The headline inflation rate may become less representative for different households with different expenditure patterns when price changes of individual items are less uniform. We have recently started publishing CPIH and CPI inflation rate estimates for UK household groups to measure how the experiences of changing prices vary by different types of UK households.

Figure 5 shows CPIH consistent inflation rates for each household income decile. Over the last year, as the headline inflation rate has accelerated, the variation in inflation rates across these household groups has widened. The latest published data shows the headline CPIH inflation rate in December 2022 was 9.2%. However, this ranged from a high of 12.1% for the bottom household income decile group, to a low of 8.7% for the top household income decile group.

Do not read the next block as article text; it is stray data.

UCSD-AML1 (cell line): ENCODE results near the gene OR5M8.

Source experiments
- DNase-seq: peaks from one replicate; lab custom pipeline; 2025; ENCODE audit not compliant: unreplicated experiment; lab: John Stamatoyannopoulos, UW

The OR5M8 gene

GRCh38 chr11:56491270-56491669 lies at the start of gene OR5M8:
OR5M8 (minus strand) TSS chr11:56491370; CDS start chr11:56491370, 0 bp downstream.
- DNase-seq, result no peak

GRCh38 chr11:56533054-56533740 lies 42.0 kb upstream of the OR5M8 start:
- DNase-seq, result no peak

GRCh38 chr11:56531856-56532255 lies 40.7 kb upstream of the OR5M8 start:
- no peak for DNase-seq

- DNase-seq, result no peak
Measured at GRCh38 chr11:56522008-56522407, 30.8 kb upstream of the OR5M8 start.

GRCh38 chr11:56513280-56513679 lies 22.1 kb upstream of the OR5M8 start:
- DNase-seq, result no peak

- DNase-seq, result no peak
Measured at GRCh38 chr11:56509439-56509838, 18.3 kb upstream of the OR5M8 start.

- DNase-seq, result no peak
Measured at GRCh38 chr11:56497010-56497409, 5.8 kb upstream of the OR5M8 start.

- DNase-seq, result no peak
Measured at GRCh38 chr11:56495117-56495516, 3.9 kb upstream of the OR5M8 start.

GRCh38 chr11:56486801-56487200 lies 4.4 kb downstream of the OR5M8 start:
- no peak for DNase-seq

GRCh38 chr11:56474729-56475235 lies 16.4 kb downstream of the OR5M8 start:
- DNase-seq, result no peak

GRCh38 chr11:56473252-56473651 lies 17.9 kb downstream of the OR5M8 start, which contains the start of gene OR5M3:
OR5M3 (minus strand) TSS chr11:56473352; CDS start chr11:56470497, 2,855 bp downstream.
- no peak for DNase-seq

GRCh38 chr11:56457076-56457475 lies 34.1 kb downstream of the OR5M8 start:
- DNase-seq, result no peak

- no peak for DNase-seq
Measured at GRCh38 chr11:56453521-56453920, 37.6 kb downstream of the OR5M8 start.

This reflects differences in expenditure patterns across households' income deciles. For instance, the housing, water, electricity, gas and other fuels category of expenditure accounts for 45.9% of the expenditure of the bottom decile, but only 33.6% for the top decile. Therefore, a sharp rise in energy prices is expected to have a larger impact on the inflation rate experienced by the bottom income decile group than the top income decile group.

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4. Variance-based measures of inflation dispersion

The mean average is the first moment of a distribution. The second moment is the variance, which measures the average squared dispersion around the mean. The standard deviation is simply the square root of the variance and offers the advantage of being expressed in the same units as the mean average itself.